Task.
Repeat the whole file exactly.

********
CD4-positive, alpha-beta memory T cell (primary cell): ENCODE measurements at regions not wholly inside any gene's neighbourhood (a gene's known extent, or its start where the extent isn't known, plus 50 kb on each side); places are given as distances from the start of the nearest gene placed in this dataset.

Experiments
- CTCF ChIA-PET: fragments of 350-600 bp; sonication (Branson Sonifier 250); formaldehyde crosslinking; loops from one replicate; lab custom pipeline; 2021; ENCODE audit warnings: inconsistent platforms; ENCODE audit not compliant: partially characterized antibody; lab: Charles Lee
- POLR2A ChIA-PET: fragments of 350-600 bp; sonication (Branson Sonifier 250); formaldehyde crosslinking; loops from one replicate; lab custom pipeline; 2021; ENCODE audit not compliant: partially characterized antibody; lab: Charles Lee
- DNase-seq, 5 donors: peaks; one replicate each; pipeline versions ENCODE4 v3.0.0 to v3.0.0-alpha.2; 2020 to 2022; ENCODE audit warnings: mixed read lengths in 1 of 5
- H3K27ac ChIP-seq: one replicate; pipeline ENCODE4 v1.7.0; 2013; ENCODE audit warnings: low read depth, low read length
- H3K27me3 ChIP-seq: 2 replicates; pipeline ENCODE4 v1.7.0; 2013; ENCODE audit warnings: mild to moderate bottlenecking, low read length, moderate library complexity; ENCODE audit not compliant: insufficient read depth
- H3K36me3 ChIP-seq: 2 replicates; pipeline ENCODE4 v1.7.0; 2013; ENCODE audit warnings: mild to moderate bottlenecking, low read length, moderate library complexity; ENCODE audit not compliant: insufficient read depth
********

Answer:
CD4-positive, alpha-beta memory T cell (primary cell): ENCODE measurements at regions not wholly inside any gene's neighbourhood (a gene's known extent, or its start where the extent isn't known, plus 50 kb on each side); places are given as distances from the start of the nearest gene placed in this dataset.

Experiments
- CTCF ChIA-PET: fragments of 350-600 bp; sonication (Branson Sonifier 250); formaldehyde crosslinking; loops from one replicate; lab custom pipeline; 2021; ENCODE audit warnings: inconsistent platforms; ENCODE audit not compliant: partially characterized antibody; lab: Charles Lee
- POLR2A ChIA-PET: fragments of 350-600 bp; sonication (Branson Sonifier 250); formaldehyde crosslinking; loops from one replicate; lab custom pipeline; 2021; ENCODE audit not compliant: partially characterized antibody; lab: Charles Lee
- DNase-seq, 5 donors: peaks; one replicate each; pipeline versions ENCODE4 v3.0.0 to v3.0.0-alpha.2; 2020 to 2022; ENCODE audit warnings: mixed read lengths in 1 of 5
- H3K27ac ChIP-seq: one replicate; pipeline ENCODE4 v1.7.0; 2013; ENCODE audit warnings: low read depth, low read length
- H3K27me3 ChIP-seq: 2 replicates; pipeline ENCODE4 v1.7.0; 2013; ENCODE audit warnings: mild to moderate bottlenecking, low read length, moderate library complexity; ENCODE audit not compliant: insufficient read depth
- H3K36me3 ChIP-seq: 2 replicates; pipeline ENCODE4 v1.7.0; 2013; ENCODE audit warnings: mild to moderate bottlenecking, low read length, moderate library complexity; ENCODE audit not compliant: insufficient read depth